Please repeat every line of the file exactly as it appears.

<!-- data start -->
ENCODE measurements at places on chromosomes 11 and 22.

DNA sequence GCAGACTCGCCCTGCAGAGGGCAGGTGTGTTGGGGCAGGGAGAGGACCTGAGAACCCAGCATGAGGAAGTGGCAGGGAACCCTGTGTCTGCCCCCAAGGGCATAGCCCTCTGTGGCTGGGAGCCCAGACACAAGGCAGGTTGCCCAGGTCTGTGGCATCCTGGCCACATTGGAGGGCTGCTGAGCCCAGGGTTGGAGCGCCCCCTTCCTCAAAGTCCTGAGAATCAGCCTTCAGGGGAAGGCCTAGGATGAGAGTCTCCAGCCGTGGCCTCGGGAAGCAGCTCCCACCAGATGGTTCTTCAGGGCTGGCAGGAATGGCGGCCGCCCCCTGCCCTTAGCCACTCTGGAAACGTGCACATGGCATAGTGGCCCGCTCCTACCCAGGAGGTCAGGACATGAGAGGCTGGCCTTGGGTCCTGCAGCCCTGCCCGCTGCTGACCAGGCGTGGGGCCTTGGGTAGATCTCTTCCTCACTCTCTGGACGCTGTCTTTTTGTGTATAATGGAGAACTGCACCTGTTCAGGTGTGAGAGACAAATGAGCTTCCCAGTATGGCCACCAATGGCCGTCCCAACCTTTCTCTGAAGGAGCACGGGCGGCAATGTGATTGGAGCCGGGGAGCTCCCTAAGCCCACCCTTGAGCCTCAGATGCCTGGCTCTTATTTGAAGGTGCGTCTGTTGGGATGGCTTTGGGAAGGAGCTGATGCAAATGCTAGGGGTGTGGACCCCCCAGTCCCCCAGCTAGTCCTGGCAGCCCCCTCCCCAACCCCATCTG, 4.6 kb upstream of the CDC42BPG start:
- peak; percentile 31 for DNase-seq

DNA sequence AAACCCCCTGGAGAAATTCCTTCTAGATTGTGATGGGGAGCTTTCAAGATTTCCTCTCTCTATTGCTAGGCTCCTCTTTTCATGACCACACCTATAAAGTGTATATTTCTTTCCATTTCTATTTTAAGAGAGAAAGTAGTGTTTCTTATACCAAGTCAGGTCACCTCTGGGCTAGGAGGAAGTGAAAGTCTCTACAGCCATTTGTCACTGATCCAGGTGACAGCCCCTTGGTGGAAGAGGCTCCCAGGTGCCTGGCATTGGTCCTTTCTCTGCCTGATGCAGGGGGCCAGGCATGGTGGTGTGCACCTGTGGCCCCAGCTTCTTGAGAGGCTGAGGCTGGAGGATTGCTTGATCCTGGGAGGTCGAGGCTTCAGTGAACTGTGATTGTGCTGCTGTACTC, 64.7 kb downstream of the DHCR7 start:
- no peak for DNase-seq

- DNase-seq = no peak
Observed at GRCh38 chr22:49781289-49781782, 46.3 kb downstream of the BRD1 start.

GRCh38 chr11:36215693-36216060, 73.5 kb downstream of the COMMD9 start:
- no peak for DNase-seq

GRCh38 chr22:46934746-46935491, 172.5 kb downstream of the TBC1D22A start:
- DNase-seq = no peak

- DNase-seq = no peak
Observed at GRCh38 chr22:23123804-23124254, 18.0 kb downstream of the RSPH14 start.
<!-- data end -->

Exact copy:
ENCODE measurements at places on chromosomes 11 and 22.

DNA sequence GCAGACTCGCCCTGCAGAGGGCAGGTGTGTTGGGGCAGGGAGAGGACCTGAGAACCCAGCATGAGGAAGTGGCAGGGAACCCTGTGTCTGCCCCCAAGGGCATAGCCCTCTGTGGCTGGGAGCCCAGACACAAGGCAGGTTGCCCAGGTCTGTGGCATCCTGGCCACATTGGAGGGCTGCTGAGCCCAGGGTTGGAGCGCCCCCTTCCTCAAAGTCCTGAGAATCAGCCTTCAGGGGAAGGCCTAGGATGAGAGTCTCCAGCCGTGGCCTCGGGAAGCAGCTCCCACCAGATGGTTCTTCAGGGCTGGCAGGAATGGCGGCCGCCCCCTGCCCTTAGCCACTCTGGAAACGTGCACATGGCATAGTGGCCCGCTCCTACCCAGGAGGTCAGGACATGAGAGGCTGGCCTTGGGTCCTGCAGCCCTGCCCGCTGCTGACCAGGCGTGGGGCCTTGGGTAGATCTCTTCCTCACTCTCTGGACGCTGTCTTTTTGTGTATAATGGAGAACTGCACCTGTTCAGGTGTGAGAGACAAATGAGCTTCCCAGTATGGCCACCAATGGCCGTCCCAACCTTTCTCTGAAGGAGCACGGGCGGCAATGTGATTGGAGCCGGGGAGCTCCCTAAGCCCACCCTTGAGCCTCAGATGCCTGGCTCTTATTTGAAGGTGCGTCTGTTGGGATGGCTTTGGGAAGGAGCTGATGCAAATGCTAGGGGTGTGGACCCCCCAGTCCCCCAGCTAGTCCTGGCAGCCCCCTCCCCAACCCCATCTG, 4.6 kb upstream of the CDC42BPG start:
- peak; percentile 31 for DNase-seq

DNA sequence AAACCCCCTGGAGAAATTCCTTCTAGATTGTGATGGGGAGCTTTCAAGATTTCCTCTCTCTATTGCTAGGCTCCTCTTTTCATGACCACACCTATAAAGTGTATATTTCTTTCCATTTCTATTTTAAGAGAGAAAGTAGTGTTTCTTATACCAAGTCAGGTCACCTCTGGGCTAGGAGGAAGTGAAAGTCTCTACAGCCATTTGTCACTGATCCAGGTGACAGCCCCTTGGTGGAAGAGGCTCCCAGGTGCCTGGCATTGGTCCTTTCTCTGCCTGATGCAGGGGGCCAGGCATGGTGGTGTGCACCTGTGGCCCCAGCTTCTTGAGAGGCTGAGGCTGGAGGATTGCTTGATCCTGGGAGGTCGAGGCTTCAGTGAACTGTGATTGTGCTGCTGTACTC, 64.7 kb downstream of the DHCR7 start:
- no peak for DNase-seq

- DNase-seq = no peak
Observed at GRCh38 chr22:49781289-49781782, 46.3 kb downstream of the BRD1 start.

GRCh38 chr11:36215693-36216060, 73.5 kb downstream of the COMMD9 start:
- no peak for DNase-seq

GRCh38 chr22:46934746-46935491, 172.5 kb downstream of the TBC1D22A start:
- DNase-seq = no peak

- DNase-seq = no peak
Observed at GRCh38 chr22:23123804-23124254, 18.0 kb downstream of the RSPH14 start.